i could not see the nuts and bolts b/c of where I stood, but what I DID see was that my son did not wake up during the procedure. He slept through it. I have a hard time getting people to believe me, but I saw it with my own eyes. He sucked his little syringe of glucose during the procedure and did not cry until he was woken up to be re-swaddled, then went right back to sleep.
  7. 2
    I refused to mutilate my boys

    and frankly,I think inflammatory language like this is uncalled for on a board for medical professionals.
    lamazeteacher and tvccrn like this.
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    It may be inflammatory....but there are people who believe that cutting off a piece of healthy, normally-functioning tissue is just that. If you would call removing the clitoral hood of a woman mutilation, why is the exact same procedure, done on a boy, any different?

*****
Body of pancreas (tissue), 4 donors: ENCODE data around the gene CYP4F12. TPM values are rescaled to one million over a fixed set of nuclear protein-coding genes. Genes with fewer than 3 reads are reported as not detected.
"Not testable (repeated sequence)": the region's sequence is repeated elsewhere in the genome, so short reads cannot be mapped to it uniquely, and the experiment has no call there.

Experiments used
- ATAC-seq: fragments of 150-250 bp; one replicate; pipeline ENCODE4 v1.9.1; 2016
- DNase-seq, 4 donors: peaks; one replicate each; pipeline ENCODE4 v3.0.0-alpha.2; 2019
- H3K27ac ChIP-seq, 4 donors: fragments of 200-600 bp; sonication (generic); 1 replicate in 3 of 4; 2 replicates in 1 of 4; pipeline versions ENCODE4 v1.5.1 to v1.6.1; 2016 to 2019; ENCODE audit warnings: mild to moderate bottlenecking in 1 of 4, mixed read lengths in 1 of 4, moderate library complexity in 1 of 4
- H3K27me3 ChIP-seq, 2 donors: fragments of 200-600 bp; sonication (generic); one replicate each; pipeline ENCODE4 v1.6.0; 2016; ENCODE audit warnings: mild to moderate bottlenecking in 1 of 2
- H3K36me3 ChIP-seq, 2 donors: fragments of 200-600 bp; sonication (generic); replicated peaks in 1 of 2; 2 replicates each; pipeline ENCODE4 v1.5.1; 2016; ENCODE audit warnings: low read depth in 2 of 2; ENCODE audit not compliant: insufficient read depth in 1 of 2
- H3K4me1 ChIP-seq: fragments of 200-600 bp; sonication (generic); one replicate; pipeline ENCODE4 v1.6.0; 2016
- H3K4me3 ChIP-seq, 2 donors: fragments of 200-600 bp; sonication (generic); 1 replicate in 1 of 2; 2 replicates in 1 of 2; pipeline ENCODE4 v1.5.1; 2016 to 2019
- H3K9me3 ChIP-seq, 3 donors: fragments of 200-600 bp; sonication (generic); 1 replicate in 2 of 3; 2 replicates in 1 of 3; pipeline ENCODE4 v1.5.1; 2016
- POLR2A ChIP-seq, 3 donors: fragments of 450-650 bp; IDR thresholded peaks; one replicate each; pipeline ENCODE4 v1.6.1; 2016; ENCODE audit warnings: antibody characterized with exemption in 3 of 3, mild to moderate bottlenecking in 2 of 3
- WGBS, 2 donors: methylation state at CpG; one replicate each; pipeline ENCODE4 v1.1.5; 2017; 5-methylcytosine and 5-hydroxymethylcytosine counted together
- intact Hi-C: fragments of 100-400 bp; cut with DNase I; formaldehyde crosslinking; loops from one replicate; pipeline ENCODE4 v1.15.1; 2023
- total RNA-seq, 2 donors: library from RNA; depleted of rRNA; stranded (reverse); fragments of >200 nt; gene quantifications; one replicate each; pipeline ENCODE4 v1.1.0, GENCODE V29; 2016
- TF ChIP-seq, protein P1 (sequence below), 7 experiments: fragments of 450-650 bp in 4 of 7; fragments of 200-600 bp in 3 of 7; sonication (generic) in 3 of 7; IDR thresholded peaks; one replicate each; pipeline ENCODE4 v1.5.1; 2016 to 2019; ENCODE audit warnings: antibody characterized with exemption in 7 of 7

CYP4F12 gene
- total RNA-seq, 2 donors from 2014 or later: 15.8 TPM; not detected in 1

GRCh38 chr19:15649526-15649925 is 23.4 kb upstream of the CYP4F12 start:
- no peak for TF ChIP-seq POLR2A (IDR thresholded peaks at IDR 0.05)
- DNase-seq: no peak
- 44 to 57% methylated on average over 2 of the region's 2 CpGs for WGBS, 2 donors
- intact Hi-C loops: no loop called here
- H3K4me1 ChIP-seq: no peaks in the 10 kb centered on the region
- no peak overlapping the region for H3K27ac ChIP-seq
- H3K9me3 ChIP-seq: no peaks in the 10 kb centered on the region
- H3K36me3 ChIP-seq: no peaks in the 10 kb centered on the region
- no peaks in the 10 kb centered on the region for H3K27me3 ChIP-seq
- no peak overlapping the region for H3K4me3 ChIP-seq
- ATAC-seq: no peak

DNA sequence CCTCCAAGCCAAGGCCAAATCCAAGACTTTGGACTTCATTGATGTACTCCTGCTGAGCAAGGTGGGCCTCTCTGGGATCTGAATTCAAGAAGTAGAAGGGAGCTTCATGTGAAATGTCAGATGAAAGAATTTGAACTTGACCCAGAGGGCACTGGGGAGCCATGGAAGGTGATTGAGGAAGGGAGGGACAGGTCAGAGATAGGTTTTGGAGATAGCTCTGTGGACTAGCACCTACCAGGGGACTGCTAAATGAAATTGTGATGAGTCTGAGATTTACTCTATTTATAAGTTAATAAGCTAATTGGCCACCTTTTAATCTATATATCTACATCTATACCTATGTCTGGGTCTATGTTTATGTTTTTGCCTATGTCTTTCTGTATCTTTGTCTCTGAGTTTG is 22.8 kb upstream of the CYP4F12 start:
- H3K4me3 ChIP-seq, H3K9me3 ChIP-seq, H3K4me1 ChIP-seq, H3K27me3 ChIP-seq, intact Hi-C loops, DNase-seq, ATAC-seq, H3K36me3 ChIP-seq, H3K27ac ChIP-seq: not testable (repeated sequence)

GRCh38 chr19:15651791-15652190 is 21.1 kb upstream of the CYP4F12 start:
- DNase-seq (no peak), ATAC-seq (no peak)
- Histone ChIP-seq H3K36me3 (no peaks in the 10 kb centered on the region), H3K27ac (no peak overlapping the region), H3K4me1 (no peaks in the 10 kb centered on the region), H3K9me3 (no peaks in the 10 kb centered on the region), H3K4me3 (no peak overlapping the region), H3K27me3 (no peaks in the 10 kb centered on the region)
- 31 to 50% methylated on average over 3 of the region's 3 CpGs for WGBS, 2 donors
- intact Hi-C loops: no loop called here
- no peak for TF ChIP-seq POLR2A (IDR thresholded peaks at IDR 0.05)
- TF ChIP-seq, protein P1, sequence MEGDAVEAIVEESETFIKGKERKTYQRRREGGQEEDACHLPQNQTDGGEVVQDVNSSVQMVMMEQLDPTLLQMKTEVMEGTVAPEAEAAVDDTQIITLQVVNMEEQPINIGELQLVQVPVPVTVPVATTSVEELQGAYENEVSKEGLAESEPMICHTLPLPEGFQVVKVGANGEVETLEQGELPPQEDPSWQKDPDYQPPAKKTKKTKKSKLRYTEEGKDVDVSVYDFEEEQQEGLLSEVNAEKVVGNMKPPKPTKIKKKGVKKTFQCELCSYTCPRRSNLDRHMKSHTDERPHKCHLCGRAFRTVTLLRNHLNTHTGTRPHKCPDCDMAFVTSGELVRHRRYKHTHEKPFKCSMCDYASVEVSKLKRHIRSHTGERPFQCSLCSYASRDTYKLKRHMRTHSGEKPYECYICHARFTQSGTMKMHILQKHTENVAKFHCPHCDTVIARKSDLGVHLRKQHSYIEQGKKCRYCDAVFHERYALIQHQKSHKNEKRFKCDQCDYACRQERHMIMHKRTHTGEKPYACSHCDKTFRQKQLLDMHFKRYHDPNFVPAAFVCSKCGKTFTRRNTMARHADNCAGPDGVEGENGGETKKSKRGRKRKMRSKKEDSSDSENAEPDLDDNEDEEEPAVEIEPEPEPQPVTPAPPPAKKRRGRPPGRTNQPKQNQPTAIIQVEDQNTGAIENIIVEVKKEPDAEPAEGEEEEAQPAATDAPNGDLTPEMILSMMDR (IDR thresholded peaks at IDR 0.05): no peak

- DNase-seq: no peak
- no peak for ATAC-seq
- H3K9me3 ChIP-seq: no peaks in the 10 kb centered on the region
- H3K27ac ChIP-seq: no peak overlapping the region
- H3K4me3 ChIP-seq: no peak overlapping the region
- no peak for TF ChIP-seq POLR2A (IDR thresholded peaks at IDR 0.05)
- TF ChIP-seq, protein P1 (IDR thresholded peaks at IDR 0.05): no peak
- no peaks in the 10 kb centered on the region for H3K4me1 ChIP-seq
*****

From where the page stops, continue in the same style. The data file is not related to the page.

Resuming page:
I am obviously anti-circ, but it's because I have seen so many circs and really believe that, even with all the pain control in the world, they are still unnecessarily cruel. That may be a strong word but no medical association in the world recommends it, yet we continue to do it.
    crissrn27, JanisM, and Smurfette752 like this.
  9. 1
    Quote from k-t-did
    I don't have time to read all the discussions...but I will give you my experience. I watched my son's circumcision.

    he was strapped to the circ board, but he was sleeping and did not wake. They warmed it prior.

    My OB did the procedure, and numbed the area with a local. He began pushing the med. before pricking the skin, so that it numbed on its way in.